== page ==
Game boy in real life

In the new science-fiction film Ender's Game, children are the world's best hope for leading an impending fight against alien invaders, largely because they were raised on computer games so their brains are better suited to the demands of computerised warfare.

It was a happy coincidence, though, that the film ended up casting a real-life tech-savvy teenager, Asa Butterfield, as Ender, a bright young boy who rises through the ranks of the military because of his gaming prowess.

Butterfield, 16, is an accomplished actor who has been performing since the age of seven.

His film credits include Martin Scorsese's 2011 fantasy Hugo, in which he played the title role, and 2008's The Boy In The Striped Pyjamas, where his character befriends a boy trapped in a concentration camp.

But Ender's Game, which opens in Singapore this week, is Butterfield's biggest movie to date.

Directed by Gavin Hood, who was behind 2009's X-Men Origins: Wolverine and the 2005 Best Foreign Language Film Oscar winner Tsotsi, it sees him sharing top billing with megastar Harrison Ford.

Ender clashes repeatedly with Ford's character, a military commander, and in one scene gets to yell at the legendary Star Wars and Indiana Jones actor.

He admits that this was pretty cool.

"Yeah, it's Harrison Ford, what more can you say? I was nervous, as anyone would be," he says, revealing that the 71-year-old was deliberately frosty towards him between takes so as not to break character.

Ultimately, though, Ford was a great co-star. "He makes you feel so comfortable that you forget that it's Hans Solo," says the boy.

As for the film itself, he is not entirely unsure whether the young people it is being marketed to will understand the questions it raises about the morality of violence, remote warfare and the use of child soldiers - themes that made the 1985 Orson Scott Card novel it is based on a critical and commercial success.

The "more mature ones definitely will", he tells Life!.

"Because it's such a complex film, and there are so many themes and ideas that are relevant to society today, I think there is a lot they can get out of it," says the actor, an avid gamer who likes multiplayer strategy titles such as Dota 2.

For him, Ender's Game also marks a critical juncture in his life, for its success will determine the possibility of a franchise based on the other books in the series, which the author recently promised to add to.

"I'm trying not to get too excited about possibilities, but I'd love to be Ender again," says the teen, who is now studying for his A levels in Britain.

Whether he goes to university after that will "partially depend on how my career is going, and whether I'm still getting good projects".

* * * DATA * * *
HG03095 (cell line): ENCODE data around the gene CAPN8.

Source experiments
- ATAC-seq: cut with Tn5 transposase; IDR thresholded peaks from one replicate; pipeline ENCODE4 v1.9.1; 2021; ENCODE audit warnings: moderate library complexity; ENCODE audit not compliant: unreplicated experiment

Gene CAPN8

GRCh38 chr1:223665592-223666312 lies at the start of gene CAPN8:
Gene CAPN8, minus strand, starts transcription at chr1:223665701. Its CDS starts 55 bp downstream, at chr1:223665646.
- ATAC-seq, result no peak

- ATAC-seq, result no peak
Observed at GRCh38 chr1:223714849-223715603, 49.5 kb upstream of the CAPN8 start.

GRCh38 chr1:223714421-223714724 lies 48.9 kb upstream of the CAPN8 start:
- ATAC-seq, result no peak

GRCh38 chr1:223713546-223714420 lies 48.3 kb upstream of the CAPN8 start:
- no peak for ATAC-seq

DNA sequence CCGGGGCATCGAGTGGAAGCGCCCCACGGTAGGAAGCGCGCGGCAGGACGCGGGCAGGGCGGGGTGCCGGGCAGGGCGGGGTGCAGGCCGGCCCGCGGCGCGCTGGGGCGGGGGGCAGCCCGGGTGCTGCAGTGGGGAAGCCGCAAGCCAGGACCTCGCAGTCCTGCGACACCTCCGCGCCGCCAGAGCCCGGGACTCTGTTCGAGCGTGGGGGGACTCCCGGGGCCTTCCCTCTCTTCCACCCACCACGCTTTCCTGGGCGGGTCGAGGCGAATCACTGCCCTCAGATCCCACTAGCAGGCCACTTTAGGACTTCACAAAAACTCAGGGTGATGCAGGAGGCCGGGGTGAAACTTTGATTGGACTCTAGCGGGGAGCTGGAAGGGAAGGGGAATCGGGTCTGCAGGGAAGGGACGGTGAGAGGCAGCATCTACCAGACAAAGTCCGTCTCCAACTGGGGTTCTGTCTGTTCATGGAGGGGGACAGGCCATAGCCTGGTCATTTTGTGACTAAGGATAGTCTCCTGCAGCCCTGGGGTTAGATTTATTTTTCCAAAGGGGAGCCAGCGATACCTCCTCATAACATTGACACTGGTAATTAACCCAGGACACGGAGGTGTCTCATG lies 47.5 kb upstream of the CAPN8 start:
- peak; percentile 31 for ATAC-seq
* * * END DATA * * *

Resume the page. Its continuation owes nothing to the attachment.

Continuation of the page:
Or, he adds, "whether I still want to be an actor. You never know, I might have a change of heart".

This could, of course, just be a bit of bravado in case the movie does not do well, or if the sequel ends up casting an older actor in keeping with the books, the second of which finds Ender in his 30s.

But unlike many child actors, Butterfield seems to have enough interests outside of acting to make an alternative path viable.

He is already a budding app developer, having designed an iPad car-racing game called Racing Blind, which he says is "the only game on the app store that you can play with your eyes closed".

He and family members "came up with the idea years ago, before the iPad existed", and played it on pen and paper.

"But the iPad screen is the perfect size, so my dad, my older brother and I coded it, designed the music and created the tracks," he says of the turn-based multiplayer game, which allows up to nine people to take turns driving a car around a track. Butterfield has two younger sisters.

"Video games can improve spatial awareness and memory, and this game takes both into account.

"You see the track, you see your car and then you close your eyes and try to remember where everything is. It's surprisingly difficult, you have to get used to it and the only way you know that you've crashed is when you hear the sound and the music cuts out," he explains, adding that it sold well on the Apple app store since its April debut.

The actor enjoys photography and making music too, and says he does not rule these out as careers.

For now, though, he is waiting to see how fans of the Card books - many of whom are now adults - will react to the long-awaited film adaptation, which took about 25 years to develop.

"There's a lot of anticipation for this. The books have been around for 30 years, there are millions of fans and the character of Ender is so highly regarded in the science-fiction world.

"So yeah, there are some pressures in bringing a film of this scale to life after so many years. And for me, being quite young, it has put more pressure on me than any other role I've done. I hope I've done it justice."

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